Linda Looks Into Her Cauldron

When I first heard Disney bought Lucasfilm, like everyone else on Twitter, I too was surprised. The more I thought about it, though, the more it made sense. Kathleen Kennedy recently moved to Lucasfilm. George Lucas and Disney have had a long, successful collaboration beyond merchandising, Star Tours, the Jedi Training Academy, and Star Wars Weekends. George Lucas even directed Michael Jackson in Disney’s “Captain EO”.

At GeekGirlCon in Seattle, I was on the panel “From Jedi Princess to Sith Witch – An Exploration of Female Characters in Star Wars” with Ashley Eckstein, Tricia Barr, Mary Sheridan, and Joao Stinson. We discussed the nature of good and evil and strong, as portrayed by a myriad of Star Wars movie, Clone Wars, and Expanded Universe characters. Princesses and Witches – the classic Disney fairy tale archetypes are already thriving in the Star Wars Universe!

From the panel wrap-up:

While A New Hope had a comic book style story to it, when Irvin Kershner came on board to direct The Empire Strikes Back he relied heavily on the storytelling elements of the classic fairy tale. The Original Trilogy built the backbone of Star Wars and definitely helped introduce a new type of female character to the world. Female characters of Star Wars is a broad topic, so in framing the panel I used the fairy tale elements like the Jedi princess and Sith witch to focus the discussion. These types of characters exist in the movies, videogames, The Clone Wars television show, and the books and comics.

In the past few years, Disney has done a fantastic job portraying strong female characters. The female characters in Pirates of the Caribbean, like Elizabeth Swann, Anjelica, and the Sea Witch wield weapons as well as the male pirates. In Herbie Fully Loaded, Maggie Peyton is as comfortable skateboarding as she is being a mechanic and racecar driver.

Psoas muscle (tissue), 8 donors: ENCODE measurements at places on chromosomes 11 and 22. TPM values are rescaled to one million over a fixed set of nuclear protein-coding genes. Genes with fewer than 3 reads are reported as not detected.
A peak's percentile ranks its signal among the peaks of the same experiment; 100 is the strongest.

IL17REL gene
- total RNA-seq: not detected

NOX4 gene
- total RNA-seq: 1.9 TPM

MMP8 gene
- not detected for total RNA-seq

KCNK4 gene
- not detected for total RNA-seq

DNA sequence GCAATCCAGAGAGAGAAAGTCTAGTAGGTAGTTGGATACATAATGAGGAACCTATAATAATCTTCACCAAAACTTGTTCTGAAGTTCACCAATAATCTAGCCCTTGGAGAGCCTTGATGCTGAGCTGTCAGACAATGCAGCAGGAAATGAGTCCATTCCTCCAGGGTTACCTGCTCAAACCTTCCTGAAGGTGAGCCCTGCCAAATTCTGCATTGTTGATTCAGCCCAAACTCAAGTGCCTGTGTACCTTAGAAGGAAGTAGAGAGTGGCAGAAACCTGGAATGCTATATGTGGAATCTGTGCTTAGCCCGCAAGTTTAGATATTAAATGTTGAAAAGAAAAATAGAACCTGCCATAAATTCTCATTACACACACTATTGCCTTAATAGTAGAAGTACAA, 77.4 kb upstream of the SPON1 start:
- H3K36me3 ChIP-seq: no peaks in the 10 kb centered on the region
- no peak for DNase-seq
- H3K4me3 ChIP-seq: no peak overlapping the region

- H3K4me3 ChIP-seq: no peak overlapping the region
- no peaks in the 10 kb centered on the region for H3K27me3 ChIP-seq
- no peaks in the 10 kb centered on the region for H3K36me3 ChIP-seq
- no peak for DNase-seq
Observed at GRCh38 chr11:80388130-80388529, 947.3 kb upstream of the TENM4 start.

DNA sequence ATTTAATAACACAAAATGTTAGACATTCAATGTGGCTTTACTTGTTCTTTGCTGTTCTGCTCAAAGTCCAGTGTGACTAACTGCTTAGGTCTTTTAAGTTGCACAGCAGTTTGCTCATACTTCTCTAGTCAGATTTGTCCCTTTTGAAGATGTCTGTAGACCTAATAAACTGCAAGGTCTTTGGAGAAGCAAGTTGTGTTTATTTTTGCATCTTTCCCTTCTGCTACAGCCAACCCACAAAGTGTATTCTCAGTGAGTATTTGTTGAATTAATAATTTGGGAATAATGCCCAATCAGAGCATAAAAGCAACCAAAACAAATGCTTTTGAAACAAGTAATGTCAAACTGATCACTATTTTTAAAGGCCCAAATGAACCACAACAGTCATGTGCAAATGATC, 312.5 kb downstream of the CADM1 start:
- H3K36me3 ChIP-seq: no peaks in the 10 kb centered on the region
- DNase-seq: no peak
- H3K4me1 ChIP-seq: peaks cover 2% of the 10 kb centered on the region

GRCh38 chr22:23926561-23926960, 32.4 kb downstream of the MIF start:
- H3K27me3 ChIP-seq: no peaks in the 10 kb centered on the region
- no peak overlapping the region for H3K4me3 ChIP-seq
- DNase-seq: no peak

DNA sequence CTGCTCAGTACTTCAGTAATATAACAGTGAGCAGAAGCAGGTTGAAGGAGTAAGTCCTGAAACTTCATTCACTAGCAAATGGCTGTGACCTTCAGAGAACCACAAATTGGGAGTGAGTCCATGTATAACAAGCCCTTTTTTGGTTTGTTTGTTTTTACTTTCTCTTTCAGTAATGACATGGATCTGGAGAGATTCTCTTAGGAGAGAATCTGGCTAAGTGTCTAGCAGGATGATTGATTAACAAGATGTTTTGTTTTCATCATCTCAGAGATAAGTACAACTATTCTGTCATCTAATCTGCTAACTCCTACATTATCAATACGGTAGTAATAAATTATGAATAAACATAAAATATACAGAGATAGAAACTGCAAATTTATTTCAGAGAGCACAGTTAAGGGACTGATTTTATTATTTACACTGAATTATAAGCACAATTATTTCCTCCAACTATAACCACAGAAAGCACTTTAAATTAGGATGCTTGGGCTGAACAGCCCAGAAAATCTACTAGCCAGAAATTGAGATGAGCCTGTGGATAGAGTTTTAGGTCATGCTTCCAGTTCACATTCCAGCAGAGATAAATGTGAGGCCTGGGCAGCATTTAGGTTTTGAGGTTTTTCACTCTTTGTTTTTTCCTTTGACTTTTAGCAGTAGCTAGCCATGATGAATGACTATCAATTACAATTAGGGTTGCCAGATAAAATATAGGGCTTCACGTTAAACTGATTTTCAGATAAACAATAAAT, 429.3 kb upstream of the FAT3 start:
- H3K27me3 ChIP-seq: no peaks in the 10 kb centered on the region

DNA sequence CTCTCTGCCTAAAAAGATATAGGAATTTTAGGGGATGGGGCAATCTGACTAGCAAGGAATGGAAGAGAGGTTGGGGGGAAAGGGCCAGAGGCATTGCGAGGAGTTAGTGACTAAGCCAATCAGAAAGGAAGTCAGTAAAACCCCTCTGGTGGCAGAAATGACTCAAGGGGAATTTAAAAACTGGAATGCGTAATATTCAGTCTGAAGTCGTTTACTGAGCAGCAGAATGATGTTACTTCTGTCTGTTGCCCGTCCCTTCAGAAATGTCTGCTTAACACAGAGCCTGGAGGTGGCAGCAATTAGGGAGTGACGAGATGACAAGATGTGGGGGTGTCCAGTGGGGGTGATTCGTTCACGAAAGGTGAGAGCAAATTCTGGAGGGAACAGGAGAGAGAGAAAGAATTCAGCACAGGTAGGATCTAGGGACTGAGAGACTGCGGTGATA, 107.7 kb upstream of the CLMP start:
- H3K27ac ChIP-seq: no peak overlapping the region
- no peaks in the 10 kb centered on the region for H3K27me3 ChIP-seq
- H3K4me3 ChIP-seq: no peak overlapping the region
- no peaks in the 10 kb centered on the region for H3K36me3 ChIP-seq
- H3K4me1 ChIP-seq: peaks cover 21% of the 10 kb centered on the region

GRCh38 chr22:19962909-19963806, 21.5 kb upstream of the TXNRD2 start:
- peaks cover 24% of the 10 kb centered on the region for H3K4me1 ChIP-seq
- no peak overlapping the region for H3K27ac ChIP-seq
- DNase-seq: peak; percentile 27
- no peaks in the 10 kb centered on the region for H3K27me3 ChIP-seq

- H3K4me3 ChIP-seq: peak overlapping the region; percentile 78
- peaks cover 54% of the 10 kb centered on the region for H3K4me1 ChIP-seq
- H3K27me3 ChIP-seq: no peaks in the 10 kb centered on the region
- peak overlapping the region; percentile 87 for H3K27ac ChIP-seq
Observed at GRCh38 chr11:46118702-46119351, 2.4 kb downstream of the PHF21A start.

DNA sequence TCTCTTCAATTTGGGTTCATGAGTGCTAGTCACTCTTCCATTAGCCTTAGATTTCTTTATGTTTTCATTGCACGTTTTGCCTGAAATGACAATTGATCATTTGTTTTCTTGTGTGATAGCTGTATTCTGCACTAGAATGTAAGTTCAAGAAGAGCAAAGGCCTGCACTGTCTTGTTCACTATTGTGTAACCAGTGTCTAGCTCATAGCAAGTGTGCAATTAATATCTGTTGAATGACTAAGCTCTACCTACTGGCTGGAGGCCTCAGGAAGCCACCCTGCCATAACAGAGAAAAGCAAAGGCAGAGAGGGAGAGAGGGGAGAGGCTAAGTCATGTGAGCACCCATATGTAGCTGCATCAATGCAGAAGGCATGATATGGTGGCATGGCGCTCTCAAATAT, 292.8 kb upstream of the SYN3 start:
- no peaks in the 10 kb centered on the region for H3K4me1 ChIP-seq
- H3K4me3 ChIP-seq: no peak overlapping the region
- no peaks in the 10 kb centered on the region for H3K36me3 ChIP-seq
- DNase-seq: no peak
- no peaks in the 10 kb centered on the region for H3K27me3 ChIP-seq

Mulan as a Jedi

In 2010’s Alice In Wonderland, Alice must conquer her fears to become the hero to carry the Vorpal Sword. Merida and Queen Elinor in Brave together conquer a mother’s fear. Disney has also made a greater effort to become racially diverse, bringing in characters from around the world, like Mulan and Jasmine. Like Leia Organa, these are all strong female characters. And more diversity in the EU, beyond aliens, is always welcome.

To me, it’s less important what will happen. If there will be a reboot, I hope it will be as good as Star Trek’s, which far exceeded my expectations. Why wouldn’t it? If we skip ahead (or behind) to an unexplored era, that’s great, too! What is important is that there will be more movies, more stories, and a great legacy will continue, and with modern sensibilities.

When I look in my cauldron, this is what I see: the partnership will only be good for fangirls everywhere. This is an acquisition that is destined to have a happily ever after!



Linda has been a Star Wars fan from the time she saw Episode IV in the theatre with her parents and insisted on being Han Solo while playing with the neighborhood kids. She’s now a fangirl who splits her time learning to twirl a bo staff like Ray Park, jumping horses, writing fanfic she dreams up on her commute to work, and spending time with her husband and their own feisty Padawan version of Ahsoka.